Sleep is an essential part of our health and well-being. It’s the time when our bodies and minds rest and rejuvenate, allowing us to wake up feeling refreshed and ready to take on the day ahead. Yet with busy lifestyles and stressful jobs taking priority, proper sleep can often get compromised, to the point that we’re only getting a few hours of shuteye each night max (if that).
The good news is that restful, restorative sleep is well within reach each evening. Here are five tips for better sleep you can begin putting into practice tonight.
1. Establish a Regular Sleep Routine
A consistent sleep schedule is one of the best ways to improve your sleep quality. This means going to bed and waking up at the same time every day (even on weekends). This helps regulate your body’s internal clock, which can improve the quality of your sleep. Your body likes consistency, and having a regular sleep routine can help you fall asleep faster and wake up feeling more refreshed.
Additionally, it’s essential to establish a relaxing pre-sleep routine, such as taking a warm bath, reading a book or practicing meditation. These activities can help signal to your body that it’s time to wind down and prepare for sleep.
2. Create a Sleep-Conducive Environment
Make sure your bedroom is as dark, quiet and cool as possible. Use blackout curtains or an eye mask to block out any light as well as earplugs or a white noise machine to filter out unwanted noise, and adjust the temperature to a cool but comfortable level.
Remember that it’s important to ensure your mattress and pillows are comfortable and supportive. If your mattress is old and uncomfortable, it might be time to invest in a new, more comfortable, supportive one, which can make all the difference in how well you sleep.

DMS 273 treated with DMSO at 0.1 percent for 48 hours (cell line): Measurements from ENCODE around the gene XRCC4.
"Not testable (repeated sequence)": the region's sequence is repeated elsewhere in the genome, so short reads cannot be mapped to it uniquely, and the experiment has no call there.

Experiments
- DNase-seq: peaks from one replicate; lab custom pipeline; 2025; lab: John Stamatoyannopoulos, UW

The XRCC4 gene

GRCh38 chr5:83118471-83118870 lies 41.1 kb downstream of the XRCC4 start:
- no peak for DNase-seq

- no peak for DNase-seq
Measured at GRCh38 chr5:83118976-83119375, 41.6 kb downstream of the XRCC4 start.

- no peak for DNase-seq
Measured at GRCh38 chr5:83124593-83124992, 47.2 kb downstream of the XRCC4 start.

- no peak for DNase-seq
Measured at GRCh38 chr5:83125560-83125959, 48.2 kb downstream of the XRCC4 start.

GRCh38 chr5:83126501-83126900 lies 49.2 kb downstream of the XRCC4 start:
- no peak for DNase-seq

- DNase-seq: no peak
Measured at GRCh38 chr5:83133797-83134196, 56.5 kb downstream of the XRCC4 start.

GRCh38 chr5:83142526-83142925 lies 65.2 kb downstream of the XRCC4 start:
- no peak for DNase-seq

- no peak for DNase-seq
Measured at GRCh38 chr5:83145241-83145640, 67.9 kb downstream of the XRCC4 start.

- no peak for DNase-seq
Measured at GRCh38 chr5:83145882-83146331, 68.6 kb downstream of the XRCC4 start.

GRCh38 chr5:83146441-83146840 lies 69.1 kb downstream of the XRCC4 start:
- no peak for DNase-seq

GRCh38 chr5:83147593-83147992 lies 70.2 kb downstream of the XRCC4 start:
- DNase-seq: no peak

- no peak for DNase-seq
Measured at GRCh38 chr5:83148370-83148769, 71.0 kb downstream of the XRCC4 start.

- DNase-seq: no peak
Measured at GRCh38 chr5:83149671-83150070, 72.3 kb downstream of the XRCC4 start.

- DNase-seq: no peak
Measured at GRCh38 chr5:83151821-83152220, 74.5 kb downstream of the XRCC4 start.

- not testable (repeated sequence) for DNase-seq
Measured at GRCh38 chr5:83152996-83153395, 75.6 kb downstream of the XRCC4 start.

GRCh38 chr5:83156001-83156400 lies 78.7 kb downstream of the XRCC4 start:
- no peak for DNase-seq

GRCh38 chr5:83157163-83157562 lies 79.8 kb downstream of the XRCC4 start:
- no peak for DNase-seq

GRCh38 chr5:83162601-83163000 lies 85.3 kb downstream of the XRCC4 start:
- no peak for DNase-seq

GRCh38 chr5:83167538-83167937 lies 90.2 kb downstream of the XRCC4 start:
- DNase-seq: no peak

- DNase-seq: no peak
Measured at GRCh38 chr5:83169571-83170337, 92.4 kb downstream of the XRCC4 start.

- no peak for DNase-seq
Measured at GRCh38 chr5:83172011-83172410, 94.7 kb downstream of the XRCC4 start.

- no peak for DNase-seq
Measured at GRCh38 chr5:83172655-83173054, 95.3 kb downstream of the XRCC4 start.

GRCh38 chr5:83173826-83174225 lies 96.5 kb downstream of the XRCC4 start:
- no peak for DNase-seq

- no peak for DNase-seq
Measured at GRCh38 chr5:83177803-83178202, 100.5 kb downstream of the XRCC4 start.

3. Limit Exposure to Electronics Before Bedtime
Smartphones, tablets and laptops emit blue light, which can interfere with the production of the sleep hormone, melatonin, making it much harder to fall asleep. Therefore, it’s essential to limit exposure to electronics before bedtime.
Ideally, avoid using electronic devices for at least an hour before going to bed. Set an alarm as a shut-off reminder so you’re not tempted to pick up your phone during bedtime prep. If you must use electronic devices, use blue light filters or wear blue light-blocking glasses to reduce exposure to blue light.
If scrolling through your phone or tablet is a weakness while you lie in bed, and it’s preventing you from getting to sleep, consider keeping electronic devices out of the bedroom, so you’re not tempted to use them before bedtime.
4. Avoid Caffeine and Alcohol Before Bedtime
Caffeine is a stimulant that can keep you awake, while alcohol can disrupt your sleep cycle and cause you to wake up during the night, so it’s advisable to avoid drinking both before bedtime. If you must consume caffeine, do so early in the day, and limit your intake to no more than 400mg per day.
As for alcohol, avoid drinking it at least two hours before bedtime. While alcohol can make you feel drowsy initially, making it appear like a good sleep aid, it can interfere with the quality of your sleep and cause you to wake up feeling groggy.
5. Exercise Regularly
How does regular exercise help improve the quality of your sleep? It increases the production of endorphins, which can help reduce stress and anxiety — two factors that can interfere with sleep. A regular fitness regime can also help regulate your body’s internal clock, making it easier to fall asleep and wake up at the same time every day.
However, it’s recommended to avoid exercising too close to bedtime as it can be stimulating and energizing and make it harder to fall asleep. It’s best to get that workout in earlier in the day, or at least a few hours before bedtime.
Better Sleep is a Wink Away
If falling asleep is difficult for you, whether it’s once in a while or every night, consult the specialists at Whitney Sleep. We can help determine the root cause and best treatment to get you resting more easily and consistently every night.
Reach out to learn more.